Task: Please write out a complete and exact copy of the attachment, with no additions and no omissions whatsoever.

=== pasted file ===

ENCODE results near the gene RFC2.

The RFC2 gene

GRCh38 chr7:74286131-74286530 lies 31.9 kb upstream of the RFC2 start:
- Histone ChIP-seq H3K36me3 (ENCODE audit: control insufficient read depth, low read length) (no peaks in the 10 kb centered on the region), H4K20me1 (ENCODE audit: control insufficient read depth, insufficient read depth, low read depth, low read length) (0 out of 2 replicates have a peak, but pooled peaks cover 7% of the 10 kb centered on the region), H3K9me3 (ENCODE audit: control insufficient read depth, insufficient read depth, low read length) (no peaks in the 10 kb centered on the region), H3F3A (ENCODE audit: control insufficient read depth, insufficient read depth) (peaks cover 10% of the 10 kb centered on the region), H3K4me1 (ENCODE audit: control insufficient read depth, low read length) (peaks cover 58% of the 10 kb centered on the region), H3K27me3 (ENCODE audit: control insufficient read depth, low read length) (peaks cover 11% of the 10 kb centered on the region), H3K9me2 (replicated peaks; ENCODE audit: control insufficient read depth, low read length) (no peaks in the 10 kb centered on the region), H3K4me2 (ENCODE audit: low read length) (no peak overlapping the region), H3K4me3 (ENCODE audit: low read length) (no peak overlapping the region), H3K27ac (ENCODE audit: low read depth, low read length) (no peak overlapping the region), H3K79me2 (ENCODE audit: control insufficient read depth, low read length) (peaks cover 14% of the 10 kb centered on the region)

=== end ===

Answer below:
ENCODE results near the gene RFC2.

The RFC2 gene

GRCh38 chr7:74286131-74286530 lies 31.9 kb upstream of the RFC2 start:
- Histone ChIP-seq H3K36me3 (ENCODE audit: control insufficient read depth, low read length) (no peaks in the 10 kb centered on the region), H4K20me1 (ENCODE audit: control insufficient read depth, insufficient read depth, low read depth, low read length) (0 out of 2 replicates have a peak, but pooled peaks cover 7% of the 10 kb centered on the region), H3K9me3 (ENCODE audit: control insufficient read depth, insufficient read depth, low read length) (no peaks in the 10 kb centered on the region), H3F3A (ENCODE audit: control insufficient read depth, insufficient read depth) (peaks cover 10% of the 10 kb centered on the region), H3K4me1 (ENCODE audit: control insufficient read depth, low read length) (peaks cover 58% of the 10 kb centered on the region), H3K27me3 (ENCODE audit: control insufficient read depth, low read length) (peaks cover 11% of the 10 kb centered on the region), H3K9me2 (replicated peaks; ENCODE audit: control insufficient read depth, low read length) (no peaks in the 10 kb centered on the region), H3K4me2 (ENCODE audit: low read length) (no peak overlapping the region), H3K4me3 (ENCODE audit: low read length) (no peak overlapping the region), H3K27ac (ENCODE audit: low read depth, low read length) (no peak overlapping the region), H3K79me2 (ENCODE audit: control insufficient read depth, low read length) (peaks cover 14% of the 10 kb centered on the region)